A comedian drew laughs from a packed Earle Theatre as she told stories of her father’s early career.
Karen Knotts, daughter of Don Knotts, who played Barney Fife on “The Andy Griffith Show,” performed a show which is new to Mayberry Days and Mount Airy on Friday.
Knotts told the nearly sold-out crowd she has performed “A Deputy’s Daughter” in 26 states, though Friday was the first time in seven years of Mayberry Days appearances for Knotts. She is set to perform “Tied Up in Knotts” today.
“This is a little more like we are just sitting in a living room,” explained Knotts in comparing the two programs.
She showed slides as she presented information, riddled with enough humor to keep the crowd chuckling throughout the program.
Knotts said Don Knotts’ story started in West Virginia, where her father grew up poor in a boarding house run by his grandmother, but Knotts — from an early age — sought stardom.
His first attempt at achieving that came as a ventriloquist, said Karen Knotts. Though her father went to New York as a comedian, he wouldn’t catch his big break and foster a life-long friendship that helped define his life until he landed a part in a Broadway show — a part he never should have had.
Knotts said her father was late to auditions for No Time for Sergeants. He left unhappy, but a casting manager chased him down before he boarded the subway. He ended up landing a role as an army psychologist and also developing a friendship with Andy Griffith.
That’s also how Griffith got the nickname Barney so frequently called Andy Taylor on the iconic television show — Ange.
“My father’s name was Jesse Donald Knotts, but he hated the name Jesse,” explained Karen Knotts. “So, of course, that’s what Andy called him. He shortened it to Jess.”
She explained her father countered by nicknaming his friend Ange.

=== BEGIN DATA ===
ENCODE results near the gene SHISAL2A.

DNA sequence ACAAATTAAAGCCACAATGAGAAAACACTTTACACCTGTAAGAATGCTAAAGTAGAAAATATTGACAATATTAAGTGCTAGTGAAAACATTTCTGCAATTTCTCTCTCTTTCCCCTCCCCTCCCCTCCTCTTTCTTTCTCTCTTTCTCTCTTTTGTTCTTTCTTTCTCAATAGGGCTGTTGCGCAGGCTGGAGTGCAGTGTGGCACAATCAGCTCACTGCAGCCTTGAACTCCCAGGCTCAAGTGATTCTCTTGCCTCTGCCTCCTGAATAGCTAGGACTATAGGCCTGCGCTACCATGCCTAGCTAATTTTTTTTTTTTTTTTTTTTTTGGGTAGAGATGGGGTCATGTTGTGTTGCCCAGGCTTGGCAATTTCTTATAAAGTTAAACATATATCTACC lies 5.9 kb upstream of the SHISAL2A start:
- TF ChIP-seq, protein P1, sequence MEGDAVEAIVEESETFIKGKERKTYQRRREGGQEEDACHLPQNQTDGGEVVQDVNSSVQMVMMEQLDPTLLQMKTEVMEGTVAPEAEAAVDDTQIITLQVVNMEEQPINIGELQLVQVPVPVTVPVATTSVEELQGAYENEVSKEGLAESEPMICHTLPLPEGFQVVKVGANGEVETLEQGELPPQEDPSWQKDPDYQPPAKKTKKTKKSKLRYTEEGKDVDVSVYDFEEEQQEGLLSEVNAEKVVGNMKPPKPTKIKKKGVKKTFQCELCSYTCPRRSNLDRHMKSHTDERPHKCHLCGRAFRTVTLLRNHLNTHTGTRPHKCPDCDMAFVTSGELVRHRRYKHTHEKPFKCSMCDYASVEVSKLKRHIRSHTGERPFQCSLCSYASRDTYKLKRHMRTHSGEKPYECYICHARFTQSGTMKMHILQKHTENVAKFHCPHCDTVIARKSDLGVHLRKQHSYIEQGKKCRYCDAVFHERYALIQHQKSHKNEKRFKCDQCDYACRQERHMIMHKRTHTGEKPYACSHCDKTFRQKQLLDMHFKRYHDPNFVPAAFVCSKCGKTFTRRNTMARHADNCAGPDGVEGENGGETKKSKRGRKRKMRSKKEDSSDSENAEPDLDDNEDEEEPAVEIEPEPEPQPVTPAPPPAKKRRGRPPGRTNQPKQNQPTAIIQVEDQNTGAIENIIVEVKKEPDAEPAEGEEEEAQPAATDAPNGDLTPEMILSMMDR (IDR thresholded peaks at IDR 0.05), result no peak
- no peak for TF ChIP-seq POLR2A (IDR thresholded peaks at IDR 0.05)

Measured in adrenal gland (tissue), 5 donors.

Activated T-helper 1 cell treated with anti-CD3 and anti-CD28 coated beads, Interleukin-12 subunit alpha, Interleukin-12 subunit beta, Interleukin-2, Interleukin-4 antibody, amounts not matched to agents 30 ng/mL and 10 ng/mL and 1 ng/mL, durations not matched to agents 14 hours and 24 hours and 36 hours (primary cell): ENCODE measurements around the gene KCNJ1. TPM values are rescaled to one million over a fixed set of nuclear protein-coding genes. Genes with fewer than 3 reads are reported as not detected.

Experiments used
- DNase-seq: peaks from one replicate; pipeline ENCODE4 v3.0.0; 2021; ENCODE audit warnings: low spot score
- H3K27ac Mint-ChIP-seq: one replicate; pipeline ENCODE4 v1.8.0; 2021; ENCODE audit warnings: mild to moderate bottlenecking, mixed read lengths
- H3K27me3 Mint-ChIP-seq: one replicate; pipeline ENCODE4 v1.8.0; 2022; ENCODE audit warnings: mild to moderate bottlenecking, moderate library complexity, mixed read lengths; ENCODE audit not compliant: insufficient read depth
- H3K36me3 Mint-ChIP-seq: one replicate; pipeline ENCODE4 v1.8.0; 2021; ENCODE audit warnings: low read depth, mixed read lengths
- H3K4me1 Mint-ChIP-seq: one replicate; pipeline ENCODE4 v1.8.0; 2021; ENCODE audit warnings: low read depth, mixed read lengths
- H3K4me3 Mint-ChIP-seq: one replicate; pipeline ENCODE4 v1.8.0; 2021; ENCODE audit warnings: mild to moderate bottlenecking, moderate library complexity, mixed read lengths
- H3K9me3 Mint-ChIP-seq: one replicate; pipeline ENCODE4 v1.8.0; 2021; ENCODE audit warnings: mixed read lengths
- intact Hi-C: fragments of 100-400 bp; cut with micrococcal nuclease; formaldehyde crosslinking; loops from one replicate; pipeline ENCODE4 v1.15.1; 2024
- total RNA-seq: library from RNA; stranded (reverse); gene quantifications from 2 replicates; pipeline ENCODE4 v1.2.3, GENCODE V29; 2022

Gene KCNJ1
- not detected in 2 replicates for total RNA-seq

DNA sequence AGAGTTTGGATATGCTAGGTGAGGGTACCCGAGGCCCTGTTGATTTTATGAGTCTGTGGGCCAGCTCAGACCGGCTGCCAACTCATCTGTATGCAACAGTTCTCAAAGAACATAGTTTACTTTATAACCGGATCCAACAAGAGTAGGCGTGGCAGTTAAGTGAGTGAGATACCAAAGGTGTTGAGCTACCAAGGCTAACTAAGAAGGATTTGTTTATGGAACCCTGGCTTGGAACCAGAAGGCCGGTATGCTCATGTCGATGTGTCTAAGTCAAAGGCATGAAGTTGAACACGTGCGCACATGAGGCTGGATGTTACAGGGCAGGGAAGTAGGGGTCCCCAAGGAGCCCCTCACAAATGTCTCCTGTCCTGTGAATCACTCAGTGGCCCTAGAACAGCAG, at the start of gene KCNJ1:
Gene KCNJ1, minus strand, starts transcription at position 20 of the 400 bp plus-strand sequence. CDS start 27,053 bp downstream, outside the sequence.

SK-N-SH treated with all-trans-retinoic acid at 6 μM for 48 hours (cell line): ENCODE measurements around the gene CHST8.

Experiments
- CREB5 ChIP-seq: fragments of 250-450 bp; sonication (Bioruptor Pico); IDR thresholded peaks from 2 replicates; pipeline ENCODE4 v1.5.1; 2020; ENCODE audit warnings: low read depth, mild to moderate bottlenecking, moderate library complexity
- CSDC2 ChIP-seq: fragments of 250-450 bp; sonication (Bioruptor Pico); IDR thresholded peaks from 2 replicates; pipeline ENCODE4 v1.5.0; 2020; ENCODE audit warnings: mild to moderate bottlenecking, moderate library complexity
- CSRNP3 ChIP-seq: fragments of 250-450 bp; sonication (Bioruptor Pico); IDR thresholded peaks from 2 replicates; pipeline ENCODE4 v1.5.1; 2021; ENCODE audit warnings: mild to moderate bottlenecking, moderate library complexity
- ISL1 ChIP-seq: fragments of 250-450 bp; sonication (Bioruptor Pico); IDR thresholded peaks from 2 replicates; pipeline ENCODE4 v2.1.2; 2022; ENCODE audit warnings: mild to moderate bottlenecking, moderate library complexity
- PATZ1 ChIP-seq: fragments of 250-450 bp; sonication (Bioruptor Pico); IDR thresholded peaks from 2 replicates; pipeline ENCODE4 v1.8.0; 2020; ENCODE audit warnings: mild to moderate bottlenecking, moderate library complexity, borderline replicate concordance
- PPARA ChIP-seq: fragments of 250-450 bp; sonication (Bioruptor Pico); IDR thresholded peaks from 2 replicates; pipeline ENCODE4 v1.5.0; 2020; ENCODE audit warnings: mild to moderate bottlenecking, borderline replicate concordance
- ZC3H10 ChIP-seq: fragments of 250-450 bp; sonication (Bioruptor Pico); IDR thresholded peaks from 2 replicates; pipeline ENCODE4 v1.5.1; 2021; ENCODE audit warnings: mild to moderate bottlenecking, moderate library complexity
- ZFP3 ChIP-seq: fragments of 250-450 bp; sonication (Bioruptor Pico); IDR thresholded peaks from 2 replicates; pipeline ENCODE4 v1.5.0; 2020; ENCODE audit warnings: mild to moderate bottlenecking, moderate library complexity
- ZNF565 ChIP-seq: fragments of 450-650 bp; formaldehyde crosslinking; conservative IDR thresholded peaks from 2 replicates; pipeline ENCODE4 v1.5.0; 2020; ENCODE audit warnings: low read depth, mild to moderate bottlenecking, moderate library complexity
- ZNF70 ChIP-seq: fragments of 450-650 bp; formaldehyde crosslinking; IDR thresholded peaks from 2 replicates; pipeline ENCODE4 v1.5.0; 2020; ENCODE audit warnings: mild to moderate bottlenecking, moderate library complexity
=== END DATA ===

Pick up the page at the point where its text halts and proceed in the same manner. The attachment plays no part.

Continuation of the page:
While Knotts shared many stories about the show and the interactions between her father and other characters, one personal story drew much applause from the crowd.
Her father had been serving in the army during World War II, while her mother spent the time in college. When all the guys returned, a sorority party was planned as a welcome home.
Knotts said her mother drew much attention from all the guys, “but she couldn’t go out with all of them.” Instead, she offered a challenge. The first guy to fix a lamp which hadn’t been working at the house would get a date.
While all the other guys began tinkering with the cord, switch and other parts, her father took a different approach.
“He walked over and took the shade off the lamp,” Knotts told the crowd. “He put it on his head and ordered my mother to turn him on.”
Apparently, she did, said Knotts.
“I had two great parents and a brother I adore,” said Knotts. ” I was very naive and thought everybody had that.”
Knotts said many children grow up without such a supportive environment. For some of them, “The Andy Griffith Show” was about much more than laughs.
“The show taught values and morals some kids don’t learn at home,” said Knotts. “You’re not going to get that from shows on the air today.”
Knotts said that’s one of the reasons the show remains on the air 56 years after the first episode. It’s one of the reasons it will likely continue to show for decades to come.
Knotts’ “Tied Up in Knotts” performance is set to begin at 11:30 on today at The Andy Griffith Playhouse. Tickets are $20 per person and may be purchased by visiting the Surry Arts Council or calling the organization at 786-7889.
Andy is a staff writer and may be reached at 415-4698.